In fact, the audience becomes the honored. Guests appear as icons of enlightenment to those kids who see that an esteemed adult is there for them. A mayor. A superintendent. A judge. A school board member arrives with a mountain of Dr. Seuss books and in animated fashion, with measureless love and respect, transforms kids in custody to kids in hope. And when it’s time to move to the next class, children applaud in resplendent gladness, hoping to stall the departure and extend the joy, theirs to hold for posterity.

Literacy initiatives prosper. Launched in every juvenile facility as an essential part of a school’s curriculum or facility programming, these programs can initiate a national literacy crusade for unsung kids. Fostering interest in, teaching the art and science of reading to a teen’s offspring, promoting the merit of literacy generation to generation shatters the shackles of debits that inflict harm, havoc, and life limitations.

The shame of illiteracy crushes. The path to becoming a reader is to read. As educators we can halt the pain for kids heading to maturity but lacking in literacy. The prison pipeline contains nonreaders, low-level readers and apathetic readers. The burden of teaching confined children to read is not a burden at all, but is our duty and ultimately our last chance to reverse the devastating deficits that otherwise advance to adulthood.

There have been incidents of kids who time their crime or probation violation around “Read Across America.” The draw isn’t the giant cupcake, or even the hat, but the incredible, enduring, thrilling, coveted experience of being honored and loved. The illumining presence of self-worth calls to children as they reach for the elusive medal of dignity.

Shaking hands with dignitaries, sharing respect, smiles and powerful stories spawn an unforeseen grace. Walking back to a cell taller, wiser and with a big bag of hope draped over a shoulder that has carried the weight of the world far too long ravishes illiteracy. I have been witness to the wonder, inspiration, revelation and gratitude on the faces of students as they experience that devoted village of hope, inspiration and love offered by committed contributors.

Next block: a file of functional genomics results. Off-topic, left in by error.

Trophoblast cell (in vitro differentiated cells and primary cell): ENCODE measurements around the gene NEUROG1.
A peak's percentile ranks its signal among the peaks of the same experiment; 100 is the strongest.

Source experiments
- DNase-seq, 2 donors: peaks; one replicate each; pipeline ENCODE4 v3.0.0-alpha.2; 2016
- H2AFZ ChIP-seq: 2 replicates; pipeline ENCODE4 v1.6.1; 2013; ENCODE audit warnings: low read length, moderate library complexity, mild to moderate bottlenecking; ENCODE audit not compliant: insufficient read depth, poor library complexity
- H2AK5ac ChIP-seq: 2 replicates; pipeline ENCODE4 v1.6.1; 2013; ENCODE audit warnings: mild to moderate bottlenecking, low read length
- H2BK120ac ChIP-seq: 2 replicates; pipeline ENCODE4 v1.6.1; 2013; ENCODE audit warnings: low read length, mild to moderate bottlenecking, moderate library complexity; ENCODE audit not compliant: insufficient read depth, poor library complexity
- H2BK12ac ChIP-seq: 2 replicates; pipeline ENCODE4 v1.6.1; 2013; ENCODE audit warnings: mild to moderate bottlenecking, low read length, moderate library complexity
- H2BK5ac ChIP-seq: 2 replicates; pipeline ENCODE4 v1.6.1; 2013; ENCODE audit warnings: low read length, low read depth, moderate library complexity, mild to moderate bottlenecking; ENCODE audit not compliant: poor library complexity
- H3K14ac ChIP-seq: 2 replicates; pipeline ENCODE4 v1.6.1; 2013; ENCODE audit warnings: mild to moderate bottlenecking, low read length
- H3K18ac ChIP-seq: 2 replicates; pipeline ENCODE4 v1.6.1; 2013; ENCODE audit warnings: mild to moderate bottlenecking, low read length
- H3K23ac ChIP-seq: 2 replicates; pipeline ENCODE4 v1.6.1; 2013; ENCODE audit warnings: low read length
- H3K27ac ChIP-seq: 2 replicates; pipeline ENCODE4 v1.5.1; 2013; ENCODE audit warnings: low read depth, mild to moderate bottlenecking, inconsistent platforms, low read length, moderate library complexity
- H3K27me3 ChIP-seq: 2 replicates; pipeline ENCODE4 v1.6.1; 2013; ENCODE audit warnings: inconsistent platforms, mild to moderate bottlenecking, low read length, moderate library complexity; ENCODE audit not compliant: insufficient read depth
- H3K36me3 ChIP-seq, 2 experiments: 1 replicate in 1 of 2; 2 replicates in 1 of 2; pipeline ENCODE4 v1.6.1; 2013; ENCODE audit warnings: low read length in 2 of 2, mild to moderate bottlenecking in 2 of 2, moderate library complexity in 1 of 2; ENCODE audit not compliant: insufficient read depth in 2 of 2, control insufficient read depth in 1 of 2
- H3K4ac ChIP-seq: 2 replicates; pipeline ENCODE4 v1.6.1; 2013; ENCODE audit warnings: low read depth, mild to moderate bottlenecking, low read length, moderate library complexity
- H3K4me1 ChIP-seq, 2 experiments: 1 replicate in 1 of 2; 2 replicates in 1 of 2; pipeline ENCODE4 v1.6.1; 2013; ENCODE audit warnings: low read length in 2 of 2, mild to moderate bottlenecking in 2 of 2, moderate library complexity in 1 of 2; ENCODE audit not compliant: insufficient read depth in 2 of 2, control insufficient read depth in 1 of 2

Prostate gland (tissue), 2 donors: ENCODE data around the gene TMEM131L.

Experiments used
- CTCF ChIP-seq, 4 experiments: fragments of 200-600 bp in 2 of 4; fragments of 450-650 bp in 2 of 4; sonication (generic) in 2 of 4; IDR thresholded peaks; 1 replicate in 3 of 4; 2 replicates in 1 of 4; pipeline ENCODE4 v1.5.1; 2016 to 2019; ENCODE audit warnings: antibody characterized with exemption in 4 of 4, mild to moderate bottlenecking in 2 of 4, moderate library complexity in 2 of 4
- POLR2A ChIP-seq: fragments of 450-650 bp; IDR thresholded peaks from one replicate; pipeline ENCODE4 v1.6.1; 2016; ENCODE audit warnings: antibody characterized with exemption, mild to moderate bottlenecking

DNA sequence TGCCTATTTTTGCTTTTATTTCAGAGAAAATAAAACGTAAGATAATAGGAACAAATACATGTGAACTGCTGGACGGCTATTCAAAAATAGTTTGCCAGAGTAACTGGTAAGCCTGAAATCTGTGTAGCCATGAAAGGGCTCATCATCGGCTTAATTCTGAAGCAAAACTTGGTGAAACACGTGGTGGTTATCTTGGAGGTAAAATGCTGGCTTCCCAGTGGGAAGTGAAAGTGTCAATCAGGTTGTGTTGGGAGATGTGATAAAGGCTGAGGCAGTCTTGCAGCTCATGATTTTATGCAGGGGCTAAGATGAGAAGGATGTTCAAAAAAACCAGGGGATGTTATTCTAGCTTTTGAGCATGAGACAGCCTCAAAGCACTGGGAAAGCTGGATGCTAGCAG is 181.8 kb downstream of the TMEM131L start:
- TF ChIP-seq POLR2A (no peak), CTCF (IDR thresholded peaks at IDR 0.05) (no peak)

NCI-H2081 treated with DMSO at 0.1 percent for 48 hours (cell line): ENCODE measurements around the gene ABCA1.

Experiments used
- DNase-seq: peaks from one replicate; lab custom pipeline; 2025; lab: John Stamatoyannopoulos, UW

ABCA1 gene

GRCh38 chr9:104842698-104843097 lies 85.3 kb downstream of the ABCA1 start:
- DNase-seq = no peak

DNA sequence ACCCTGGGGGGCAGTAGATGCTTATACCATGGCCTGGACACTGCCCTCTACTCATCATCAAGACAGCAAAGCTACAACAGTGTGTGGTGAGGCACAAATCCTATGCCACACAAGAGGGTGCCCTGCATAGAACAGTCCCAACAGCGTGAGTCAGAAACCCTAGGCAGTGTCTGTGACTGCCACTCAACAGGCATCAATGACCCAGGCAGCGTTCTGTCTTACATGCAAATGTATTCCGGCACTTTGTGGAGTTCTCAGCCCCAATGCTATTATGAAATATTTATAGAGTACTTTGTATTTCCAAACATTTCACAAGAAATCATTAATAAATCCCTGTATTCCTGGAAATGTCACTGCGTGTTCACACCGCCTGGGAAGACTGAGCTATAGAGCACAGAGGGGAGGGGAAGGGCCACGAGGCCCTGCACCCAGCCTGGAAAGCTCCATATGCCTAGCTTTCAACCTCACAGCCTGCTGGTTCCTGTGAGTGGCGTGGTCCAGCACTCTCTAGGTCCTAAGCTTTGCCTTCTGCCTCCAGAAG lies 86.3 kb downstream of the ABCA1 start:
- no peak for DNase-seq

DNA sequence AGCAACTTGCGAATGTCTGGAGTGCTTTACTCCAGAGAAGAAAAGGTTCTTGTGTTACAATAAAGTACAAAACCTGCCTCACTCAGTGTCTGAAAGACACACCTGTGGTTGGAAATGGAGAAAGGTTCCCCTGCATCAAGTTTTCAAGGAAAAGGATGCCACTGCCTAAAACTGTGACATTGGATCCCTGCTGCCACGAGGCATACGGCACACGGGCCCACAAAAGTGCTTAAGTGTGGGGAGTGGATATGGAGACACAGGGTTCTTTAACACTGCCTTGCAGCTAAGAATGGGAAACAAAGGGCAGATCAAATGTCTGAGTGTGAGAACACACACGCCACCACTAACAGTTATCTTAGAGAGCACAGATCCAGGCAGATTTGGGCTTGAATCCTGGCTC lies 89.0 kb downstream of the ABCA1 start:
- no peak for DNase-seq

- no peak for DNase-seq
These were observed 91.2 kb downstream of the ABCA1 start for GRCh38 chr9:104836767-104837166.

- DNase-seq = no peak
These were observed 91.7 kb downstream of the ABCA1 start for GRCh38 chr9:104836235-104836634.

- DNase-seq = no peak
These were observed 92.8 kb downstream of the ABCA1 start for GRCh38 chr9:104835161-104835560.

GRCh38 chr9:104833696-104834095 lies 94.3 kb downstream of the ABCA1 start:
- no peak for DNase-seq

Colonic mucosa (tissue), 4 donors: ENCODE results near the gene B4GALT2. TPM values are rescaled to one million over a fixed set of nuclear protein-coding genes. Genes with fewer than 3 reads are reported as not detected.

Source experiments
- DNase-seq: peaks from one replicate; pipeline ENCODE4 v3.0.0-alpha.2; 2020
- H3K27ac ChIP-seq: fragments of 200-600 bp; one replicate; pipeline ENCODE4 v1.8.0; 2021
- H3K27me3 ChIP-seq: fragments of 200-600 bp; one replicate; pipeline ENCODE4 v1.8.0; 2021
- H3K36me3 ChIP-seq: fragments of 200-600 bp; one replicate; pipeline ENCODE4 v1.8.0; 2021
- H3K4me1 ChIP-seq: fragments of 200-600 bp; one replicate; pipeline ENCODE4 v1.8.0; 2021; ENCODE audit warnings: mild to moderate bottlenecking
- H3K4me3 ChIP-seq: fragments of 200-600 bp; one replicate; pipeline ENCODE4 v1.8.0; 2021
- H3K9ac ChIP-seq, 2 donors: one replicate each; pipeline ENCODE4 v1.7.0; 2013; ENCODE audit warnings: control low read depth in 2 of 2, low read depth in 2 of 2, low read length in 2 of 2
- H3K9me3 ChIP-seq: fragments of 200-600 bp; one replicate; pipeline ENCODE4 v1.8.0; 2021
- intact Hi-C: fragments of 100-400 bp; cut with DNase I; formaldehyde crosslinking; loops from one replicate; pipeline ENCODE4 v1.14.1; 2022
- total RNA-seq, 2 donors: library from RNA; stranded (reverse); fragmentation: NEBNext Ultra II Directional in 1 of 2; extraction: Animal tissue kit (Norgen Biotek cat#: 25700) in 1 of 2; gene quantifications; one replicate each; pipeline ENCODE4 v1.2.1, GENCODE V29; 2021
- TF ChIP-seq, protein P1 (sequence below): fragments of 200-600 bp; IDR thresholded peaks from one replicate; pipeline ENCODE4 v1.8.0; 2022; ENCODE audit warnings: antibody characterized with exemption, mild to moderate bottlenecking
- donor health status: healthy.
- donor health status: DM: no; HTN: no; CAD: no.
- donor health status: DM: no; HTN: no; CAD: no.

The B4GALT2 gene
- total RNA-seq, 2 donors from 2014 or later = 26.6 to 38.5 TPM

Youthful offenders are given a chance to join a reputable learning community. Many volunteer as readers. Some read in halting voices, others boldly narrate a story. The marvel of reading beside a mayor enthralls. Their pride resounds long after the event. In spite of rampant functional illiteracy and an endless list of school failure, students impress guests with impeccable behavior. There has not been one incident of misconduct. Respect and distinction are held in high regard. A longing to join the community of regard and achievement beckons kids, and in their hunger is our call to action.

Reading ability removes the sting of incarceration and allows us to hand over a lifeline, book by book, molding readers and learners instead of disheartened inmates. Every book read is one step up on a ladder of accomplishment and realization. High-interest books are devoured, appetites roused, followed by a search for yet another winning title. The road to success is paved with hurdles, handshakes and humility.

Then, triumph and a coup as lost learners find their course. Dr. Seuss said it well, “And will you succeed? Yes, indeed, yes indeed.” The laurels of literacy lead to liberation from the rule of custody. Street soldiers marching forward to the pulse of glory and, at last, honor.

Jane Guttman is a correctional educator, teacher librarian and author. Her portrayal of the grief and buried gifts of kids in custody is narrated in “Kids in Jail: A Portrait of Life Without Mercy.”

2 thoughts on “Dr. Seuss Goes to Juvenile Hall and Other Great Moments

  1. Your phrase about ‘kids in custody becoming kids in hope,’ hits the nail on the head. Hope is something that can enable anyone to try harder and longer and believe that ‘They Can!’ My hope is that more adults would see the value in encouraging youth at risk and take a part in their redemption.

    • Becoming “kids in hope” is the key. Thank you so much for your words here. Isn’t it so incredible to see kids in custody reach for and attain the success that has been such a struggle in past times. Creating a hopeful, positive learning space is essential. Within every at-risk youth is a child or teen ready to learn and grow.